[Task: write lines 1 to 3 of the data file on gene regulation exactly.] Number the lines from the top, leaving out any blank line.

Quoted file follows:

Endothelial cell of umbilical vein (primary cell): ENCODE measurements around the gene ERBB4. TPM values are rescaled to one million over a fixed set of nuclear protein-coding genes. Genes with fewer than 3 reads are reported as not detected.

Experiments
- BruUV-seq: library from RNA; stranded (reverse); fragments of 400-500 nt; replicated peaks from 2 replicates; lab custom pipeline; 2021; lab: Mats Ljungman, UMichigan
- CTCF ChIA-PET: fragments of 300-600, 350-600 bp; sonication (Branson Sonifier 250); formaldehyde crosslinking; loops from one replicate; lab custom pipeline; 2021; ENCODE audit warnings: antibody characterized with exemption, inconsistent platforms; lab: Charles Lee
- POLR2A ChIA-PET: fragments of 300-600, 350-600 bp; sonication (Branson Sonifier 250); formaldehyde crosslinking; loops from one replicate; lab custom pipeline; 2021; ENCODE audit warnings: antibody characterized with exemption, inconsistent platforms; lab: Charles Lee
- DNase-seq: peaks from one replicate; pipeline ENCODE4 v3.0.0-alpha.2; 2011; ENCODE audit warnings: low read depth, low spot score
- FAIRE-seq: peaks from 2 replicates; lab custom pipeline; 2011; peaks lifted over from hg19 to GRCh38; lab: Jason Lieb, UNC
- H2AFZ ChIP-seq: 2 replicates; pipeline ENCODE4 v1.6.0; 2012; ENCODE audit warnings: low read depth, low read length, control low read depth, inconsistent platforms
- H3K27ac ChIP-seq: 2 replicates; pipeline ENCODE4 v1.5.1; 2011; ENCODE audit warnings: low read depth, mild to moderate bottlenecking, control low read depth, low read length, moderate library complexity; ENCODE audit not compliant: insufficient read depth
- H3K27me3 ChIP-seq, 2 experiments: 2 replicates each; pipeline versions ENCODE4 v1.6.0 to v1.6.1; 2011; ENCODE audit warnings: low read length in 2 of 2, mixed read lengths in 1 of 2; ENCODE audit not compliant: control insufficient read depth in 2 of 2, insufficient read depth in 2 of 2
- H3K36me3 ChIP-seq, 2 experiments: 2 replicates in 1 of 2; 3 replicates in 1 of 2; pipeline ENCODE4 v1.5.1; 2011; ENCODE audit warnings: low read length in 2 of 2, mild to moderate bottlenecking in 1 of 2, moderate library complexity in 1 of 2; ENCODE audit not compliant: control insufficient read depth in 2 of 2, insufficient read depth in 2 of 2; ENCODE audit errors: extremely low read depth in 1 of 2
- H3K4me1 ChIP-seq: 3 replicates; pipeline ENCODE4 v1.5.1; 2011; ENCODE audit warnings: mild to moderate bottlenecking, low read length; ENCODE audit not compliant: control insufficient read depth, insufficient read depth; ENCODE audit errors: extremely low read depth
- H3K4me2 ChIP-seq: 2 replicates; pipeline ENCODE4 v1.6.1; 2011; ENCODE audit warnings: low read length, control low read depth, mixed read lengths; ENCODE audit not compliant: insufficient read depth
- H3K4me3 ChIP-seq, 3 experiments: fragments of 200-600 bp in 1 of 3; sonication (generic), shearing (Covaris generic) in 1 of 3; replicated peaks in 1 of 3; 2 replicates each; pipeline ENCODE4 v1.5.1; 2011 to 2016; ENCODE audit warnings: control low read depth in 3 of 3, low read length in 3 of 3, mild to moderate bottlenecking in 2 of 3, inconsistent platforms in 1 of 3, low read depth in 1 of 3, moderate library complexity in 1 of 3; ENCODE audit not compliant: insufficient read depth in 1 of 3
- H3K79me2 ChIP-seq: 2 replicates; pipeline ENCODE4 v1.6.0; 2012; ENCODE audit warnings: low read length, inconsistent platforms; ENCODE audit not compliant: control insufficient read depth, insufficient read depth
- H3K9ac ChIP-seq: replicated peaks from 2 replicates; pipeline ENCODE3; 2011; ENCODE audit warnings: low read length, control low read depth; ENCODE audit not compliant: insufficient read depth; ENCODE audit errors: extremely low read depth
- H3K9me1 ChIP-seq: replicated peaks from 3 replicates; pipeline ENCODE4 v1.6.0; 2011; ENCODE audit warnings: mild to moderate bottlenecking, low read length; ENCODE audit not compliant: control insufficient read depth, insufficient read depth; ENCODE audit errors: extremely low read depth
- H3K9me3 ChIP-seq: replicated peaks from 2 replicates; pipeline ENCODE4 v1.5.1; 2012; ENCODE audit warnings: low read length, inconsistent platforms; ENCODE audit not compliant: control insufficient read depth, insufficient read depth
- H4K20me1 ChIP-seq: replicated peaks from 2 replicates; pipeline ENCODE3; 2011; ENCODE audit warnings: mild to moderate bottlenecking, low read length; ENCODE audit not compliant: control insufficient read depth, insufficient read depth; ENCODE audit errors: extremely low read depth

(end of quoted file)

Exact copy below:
Endothelial cell of umbilical vein (primary cell): ENCODE measurements around the gene ERBB4. TPM values are rescaled to one million over a fixed set of nuclear protein-coding genes. Genes with fewer than 3 reads are reported as not detected.

Experiments
- BruUV-seq: library from RNA; stranded (reverse); fragments of 400-500 nt; replicated peaks from 2 replicates; lab custom pipeline; 2021; lab: Mats Ljungman, UMichigan